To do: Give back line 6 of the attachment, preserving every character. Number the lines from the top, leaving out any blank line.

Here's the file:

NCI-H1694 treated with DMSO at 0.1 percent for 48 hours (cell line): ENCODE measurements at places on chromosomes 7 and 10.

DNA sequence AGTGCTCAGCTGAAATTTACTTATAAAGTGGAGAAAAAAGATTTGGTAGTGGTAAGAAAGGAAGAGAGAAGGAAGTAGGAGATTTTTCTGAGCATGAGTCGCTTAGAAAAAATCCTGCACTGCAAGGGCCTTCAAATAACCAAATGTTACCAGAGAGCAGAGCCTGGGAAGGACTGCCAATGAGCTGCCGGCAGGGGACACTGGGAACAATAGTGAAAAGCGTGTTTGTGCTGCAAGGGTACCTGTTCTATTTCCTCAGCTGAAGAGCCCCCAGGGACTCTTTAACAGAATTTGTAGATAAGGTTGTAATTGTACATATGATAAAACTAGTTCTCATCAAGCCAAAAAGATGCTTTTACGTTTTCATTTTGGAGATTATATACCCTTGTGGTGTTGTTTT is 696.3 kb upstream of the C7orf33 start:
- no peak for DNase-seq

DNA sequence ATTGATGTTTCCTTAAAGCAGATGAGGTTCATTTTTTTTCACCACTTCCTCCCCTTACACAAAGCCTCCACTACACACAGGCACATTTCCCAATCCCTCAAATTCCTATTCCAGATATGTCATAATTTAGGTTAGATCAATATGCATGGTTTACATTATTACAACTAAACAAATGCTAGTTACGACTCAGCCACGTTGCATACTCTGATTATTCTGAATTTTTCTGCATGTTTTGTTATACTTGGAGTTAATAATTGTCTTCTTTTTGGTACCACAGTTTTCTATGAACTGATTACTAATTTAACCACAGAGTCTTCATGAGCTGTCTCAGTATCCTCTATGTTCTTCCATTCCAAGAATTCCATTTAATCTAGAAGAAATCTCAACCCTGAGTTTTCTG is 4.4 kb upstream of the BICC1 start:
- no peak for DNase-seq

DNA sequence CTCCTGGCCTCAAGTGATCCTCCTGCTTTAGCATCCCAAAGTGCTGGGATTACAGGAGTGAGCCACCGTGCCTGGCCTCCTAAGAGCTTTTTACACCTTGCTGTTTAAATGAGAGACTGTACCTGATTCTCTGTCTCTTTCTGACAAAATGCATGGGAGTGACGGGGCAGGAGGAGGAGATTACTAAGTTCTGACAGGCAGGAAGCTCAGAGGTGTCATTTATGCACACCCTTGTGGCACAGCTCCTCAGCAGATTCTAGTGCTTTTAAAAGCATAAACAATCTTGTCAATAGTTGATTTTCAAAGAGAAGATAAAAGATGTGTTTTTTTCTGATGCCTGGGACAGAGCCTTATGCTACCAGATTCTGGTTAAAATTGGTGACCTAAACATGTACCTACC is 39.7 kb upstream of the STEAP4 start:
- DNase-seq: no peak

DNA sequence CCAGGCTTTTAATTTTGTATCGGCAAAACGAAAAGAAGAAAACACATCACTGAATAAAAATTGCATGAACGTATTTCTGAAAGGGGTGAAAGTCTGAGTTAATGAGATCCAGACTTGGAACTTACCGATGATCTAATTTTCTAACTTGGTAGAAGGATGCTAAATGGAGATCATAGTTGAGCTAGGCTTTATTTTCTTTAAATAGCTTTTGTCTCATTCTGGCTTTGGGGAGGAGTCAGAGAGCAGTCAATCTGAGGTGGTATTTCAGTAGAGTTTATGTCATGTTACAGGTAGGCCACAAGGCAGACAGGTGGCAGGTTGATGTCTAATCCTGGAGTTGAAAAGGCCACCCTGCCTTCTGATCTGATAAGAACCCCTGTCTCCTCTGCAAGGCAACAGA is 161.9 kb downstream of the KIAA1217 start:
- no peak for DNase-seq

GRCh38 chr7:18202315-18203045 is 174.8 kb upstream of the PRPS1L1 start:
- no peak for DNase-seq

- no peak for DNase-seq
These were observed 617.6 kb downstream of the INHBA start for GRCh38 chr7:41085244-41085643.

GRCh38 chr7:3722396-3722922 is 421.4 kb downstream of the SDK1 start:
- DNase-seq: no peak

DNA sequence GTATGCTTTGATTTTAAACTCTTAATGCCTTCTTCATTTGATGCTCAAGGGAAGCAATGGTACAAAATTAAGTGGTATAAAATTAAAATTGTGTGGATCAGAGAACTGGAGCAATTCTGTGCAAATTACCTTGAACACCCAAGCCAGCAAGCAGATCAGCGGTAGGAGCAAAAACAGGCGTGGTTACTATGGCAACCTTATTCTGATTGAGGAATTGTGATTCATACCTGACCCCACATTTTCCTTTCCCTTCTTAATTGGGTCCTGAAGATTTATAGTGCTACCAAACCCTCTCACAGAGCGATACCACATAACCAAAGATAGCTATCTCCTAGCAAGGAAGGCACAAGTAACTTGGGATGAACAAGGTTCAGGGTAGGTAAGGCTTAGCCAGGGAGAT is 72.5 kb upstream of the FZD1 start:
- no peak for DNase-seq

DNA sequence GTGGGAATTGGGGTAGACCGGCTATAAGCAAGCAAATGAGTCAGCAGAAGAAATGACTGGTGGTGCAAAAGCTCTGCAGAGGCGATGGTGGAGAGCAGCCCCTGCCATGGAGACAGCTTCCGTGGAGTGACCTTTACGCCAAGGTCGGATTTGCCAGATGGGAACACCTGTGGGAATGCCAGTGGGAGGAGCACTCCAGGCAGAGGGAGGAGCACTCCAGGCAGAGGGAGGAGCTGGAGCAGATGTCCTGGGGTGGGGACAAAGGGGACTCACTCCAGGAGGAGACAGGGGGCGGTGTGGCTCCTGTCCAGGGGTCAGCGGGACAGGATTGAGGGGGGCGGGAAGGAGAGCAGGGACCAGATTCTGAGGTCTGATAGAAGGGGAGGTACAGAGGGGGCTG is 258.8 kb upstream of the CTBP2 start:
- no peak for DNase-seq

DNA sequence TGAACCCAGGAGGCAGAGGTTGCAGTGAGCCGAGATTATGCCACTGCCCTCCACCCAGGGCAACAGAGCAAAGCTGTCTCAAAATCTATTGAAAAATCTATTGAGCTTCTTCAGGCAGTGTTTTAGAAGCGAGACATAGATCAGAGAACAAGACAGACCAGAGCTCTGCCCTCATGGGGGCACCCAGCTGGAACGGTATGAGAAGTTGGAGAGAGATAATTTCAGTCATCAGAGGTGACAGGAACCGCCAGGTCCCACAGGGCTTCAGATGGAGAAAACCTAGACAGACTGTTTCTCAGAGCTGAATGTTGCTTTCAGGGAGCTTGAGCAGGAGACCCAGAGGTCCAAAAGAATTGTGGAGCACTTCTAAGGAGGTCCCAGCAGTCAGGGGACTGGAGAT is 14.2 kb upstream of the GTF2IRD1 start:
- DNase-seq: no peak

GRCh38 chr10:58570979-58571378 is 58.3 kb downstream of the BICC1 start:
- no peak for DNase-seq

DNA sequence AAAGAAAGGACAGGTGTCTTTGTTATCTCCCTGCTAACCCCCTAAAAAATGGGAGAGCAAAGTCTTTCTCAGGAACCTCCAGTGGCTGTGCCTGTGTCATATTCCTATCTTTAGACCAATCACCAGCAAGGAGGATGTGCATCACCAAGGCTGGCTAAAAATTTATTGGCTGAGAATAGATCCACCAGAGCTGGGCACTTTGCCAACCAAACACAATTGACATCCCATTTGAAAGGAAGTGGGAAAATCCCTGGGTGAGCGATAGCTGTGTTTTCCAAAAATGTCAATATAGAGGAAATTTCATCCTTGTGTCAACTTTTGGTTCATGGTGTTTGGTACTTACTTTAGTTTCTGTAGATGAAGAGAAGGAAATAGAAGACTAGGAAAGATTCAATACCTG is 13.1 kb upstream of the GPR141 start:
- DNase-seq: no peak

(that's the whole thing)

DNA sequence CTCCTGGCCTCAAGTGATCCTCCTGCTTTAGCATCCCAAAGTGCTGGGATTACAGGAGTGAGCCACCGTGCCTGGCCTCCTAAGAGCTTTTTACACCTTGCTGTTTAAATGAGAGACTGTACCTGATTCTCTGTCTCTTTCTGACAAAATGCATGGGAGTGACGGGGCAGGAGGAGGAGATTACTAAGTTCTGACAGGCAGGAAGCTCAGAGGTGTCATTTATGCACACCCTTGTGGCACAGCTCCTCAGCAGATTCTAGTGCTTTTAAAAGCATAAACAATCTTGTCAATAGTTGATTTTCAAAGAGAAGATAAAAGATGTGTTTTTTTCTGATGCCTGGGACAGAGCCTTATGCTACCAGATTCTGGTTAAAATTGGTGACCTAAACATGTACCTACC is 39.7 kb upstream of the STEAP4 start: